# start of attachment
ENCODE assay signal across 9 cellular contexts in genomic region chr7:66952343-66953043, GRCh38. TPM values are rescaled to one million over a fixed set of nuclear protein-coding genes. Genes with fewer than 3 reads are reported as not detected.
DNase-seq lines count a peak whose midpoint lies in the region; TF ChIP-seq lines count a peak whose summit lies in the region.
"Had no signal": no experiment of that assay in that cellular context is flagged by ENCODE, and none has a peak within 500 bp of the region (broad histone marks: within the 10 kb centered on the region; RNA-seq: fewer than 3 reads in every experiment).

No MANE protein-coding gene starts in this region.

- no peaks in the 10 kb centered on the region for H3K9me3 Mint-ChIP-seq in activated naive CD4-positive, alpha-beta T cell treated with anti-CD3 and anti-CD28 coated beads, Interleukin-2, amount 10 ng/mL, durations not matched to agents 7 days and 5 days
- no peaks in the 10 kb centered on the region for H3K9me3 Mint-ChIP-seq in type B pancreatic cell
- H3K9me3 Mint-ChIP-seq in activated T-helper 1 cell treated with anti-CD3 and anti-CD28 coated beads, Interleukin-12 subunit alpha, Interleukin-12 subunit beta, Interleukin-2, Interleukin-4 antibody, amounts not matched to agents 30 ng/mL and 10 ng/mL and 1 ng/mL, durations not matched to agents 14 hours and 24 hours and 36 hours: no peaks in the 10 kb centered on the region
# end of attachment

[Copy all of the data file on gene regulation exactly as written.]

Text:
ENCODE assay signal across 9 cellular contexts in genomic region chr7:66952343-66953043, GRCh38. TPM values are rescaled to one million over a fixed set of nuclear protein-coding genes. Genes with fewer than 3 reads are reported as not detected.
DNase-seq lines count a peak whose midpoint lies in the region; TF ChIP-seq lines count a peak whose summit lies in the region.
"Had no signal": no experiment of that assay in that cellular context is flagged by ENCODE, and none has a peak within 500 bp of the region (broad histone marks: within the 10 kb centered on the region; RNA-seq: fewer than 3 reads in every experiment).

No MANE protein-coding gene starts in this region.

- no peaks in the 10 kb centered on the region for H3K9me3 Mint-ChIP-seq in activated naive CD4-positive, alpha-beta T cell treated with anti-CD3 and anti-CD28 coated beads, Interleukin-2, amount 10 ng/mL, durations not matched to agents 7 days and 5 days
- no peaks in the 10 kb centered on the region for H3K9me3 Mint-ChIP-seq in type B pancreatic cell
- H3K9me3 Mint-ChIP-seq in activated T-helper 1 cell treated with anti-CD3 and anti-CD28 coated beads, Interleukin-12 subunit alpha, Interleukin-12 subunit beta, Interleukin-2, Interleukin-4 antibody, amounts not matched to agents 30 ng/mL and 10 ng/mL and 1 ng/mL, durations not matched to agents 14 hours and 24 hours and 36 hours: no peaks in the 10 kb centered on the region